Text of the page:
Author Gary Taubes posed a very intriguing question in today’s New York Times: "Do we really know what makes us healthy?" A more important question hiding behind Taubes’s query is this: Do health officials really know what makes us healthy? The short answer is not really.

While epidemiology — the scientific approach for most human studies — produces a great deal of speculation in the media and public about potential causes of chronic disease, these studies cannot show cause and effect. But since epidemiological studies are often faster and cheaper than the more reliable experimental research, they are more widely used in making public-health policy.

Taubes points out that policymakers may be risking a lot just to save a little time and money:

The dangerous game being played here, as David Sackett, a retired Oxford University epidemiologist, has observed, is in the presumption of preventive medicine … [Epidemiological] studies can only provide what researchers call hypothesis-generating evidence — what a defense attorney would call circumstantial evidence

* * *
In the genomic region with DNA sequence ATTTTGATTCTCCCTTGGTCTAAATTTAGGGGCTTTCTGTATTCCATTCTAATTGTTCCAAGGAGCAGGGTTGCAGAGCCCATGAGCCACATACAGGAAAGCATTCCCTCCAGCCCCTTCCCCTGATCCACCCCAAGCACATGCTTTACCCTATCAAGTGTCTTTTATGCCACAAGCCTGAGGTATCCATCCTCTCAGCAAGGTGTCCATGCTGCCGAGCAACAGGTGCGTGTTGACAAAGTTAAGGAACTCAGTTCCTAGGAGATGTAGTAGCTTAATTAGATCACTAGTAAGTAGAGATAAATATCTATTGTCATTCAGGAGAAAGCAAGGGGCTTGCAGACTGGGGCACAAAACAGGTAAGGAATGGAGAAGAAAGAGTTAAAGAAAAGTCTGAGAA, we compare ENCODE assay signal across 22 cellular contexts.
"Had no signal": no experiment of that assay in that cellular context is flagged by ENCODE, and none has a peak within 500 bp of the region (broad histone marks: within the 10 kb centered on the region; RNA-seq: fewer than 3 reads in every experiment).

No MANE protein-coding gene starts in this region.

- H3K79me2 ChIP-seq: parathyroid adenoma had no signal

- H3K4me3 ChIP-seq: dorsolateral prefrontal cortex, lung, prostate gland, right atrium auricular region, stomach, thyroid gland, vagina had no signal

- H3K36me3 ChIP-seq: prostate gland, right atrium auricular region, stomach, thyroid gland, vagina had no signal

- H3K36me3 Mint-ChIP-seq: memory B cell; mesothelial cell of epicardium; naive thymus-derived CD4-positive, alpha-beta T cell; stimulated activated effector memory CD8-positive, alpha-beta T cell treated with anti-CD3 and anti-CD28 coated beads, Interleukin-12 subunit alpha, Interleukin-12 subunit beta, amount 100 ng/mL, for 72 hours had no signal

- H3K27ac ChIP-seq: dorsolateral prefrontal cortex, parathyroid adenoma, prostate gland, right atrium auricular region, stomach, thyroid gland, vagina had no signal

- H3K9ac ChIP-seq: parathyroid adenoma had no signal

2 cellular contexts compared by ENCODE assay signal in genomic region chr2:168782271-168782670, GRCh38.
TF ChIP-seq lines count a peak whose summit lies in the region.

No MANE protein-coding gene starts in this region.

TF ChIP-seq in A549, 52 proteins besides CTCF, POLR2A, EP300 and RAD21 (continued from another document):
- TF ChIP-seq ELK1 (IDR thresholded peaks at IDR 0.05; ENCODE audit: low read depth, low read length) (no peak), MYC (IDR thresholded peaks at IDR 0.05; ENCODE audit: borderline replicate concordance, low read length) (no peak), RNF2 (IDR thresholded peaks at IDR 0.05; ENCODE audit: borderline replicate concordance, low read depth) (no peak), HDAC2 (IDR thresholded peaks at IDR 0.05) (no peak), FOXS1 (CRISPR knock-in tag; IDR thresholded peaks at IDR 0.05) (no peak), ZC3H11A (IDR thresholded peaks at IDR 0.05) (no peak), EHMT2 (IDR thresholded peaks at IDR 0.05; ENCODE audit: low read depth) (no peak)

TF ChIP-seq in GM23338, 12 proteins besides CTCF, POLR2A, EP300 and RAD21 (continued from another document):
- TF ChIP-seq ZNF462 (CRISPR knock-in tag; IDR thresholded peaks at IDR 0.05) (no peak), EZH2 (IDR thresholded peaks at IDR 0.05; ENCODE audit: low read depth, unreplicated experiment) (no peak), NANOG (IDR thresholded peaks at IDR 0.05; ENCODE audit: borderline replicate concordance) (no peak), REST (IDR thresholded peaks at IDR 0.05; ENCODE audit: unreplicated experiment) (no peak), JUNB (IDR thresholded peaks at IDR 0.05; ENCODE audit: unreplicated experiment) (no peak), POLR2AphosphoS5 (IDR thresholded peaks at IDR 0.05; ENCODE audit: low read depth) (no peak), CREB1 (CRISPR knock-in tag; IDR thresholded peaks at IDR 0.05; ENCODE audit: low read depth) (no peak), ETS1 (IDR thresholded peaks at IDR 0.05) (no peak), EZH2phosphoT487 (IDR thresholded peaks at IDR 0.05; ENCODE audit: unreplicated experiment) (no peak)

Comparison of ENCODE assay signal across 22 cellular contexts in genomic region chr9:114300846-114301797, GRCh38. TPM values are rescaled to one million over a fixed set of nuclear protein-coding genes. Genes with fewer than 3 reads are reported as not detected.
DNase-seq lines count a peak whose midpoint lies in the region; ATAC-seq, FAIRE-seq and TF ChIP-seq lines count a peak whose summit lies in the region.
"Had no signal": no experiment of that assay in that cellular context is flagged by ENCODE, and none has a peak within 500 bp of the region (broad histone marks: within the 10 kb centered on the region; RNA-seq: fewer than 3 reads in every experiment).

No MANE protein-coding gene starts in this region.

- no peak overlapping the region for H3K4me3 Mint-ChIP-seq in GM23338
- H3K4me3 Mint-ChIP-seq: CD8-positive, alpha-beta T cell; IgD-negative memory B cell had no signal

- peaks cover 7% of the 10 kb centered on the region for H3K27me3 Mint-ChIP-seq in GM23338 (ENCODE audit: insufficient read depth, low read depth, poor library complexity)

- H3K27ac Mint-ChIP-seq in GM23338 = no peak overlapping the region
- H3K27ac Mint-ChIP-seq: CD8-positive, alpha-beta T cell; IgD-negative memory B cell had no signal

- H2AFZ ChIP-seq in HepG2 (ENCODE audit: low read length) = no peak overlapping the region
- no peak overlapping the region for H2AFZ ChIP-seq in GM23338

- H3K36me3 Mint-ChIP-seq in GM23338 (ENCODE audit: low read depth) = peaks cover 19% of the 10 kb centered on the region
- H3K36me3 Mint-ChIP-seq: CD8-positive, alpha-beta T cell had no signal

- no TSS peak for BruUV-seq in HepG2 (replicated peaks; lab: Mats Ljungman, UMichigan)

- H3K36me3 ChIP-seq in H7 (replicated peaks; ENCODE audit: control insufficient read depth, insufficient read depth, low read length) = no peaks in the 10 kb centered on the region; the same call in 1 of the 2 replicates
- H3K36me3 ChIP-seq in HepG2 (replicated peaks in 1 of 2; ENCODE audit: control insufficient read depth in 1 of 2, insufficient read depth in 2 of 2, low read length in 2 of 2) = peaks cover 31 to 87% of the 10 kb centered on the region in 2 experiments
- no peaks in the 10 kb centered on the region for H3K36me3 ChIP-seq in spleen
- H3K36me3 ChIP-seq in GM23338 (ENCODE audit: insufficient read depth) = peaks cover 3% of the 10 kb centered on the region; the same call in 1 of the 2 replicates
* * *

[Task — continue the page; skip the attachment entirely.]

From the public-health perspective, a small effect can be a very dangerous or beneficial thing, at least when aggregated over an entire nation, and so caution dictates that action be taken, even if that small effect might not be real. Hence the public-health logic that it’s better to err on the side of prudence even if it means persuading us all to engage in an activity, eat a food or take a pill that does nothing for us and ignoring, for the moment, the possibility that such an action could have unforeseen harmful consequences.

The New York Times is not the only major publication that’s apprehensive about the unintended consequences of unfounded regulations. Over the weekend, the Los Angeles Times published another take on the dubious findings from many of these studies:

"It’s the cure of the week or the killer of the week, the danger of the week," says Dr. Barry Kramer, associate director for disease prevention at the National Institutes of Health in Bethesda, Md. It’s like treating people to an endless regimen of whiplash, he says.

Anyone familiar with the public health track record of food-cop groups like the Center for Science in the Public Interest (CSPI) knows all too well about food-bash whiplash. From milk to menus, CSPI has demonized most components of American diets. Rather than reflect on his organization’s hypercritical history with skepticism, CSPI executive director Michael Jacobson regards it with pride: "CSPI is proud about finding something wrong with practically everything."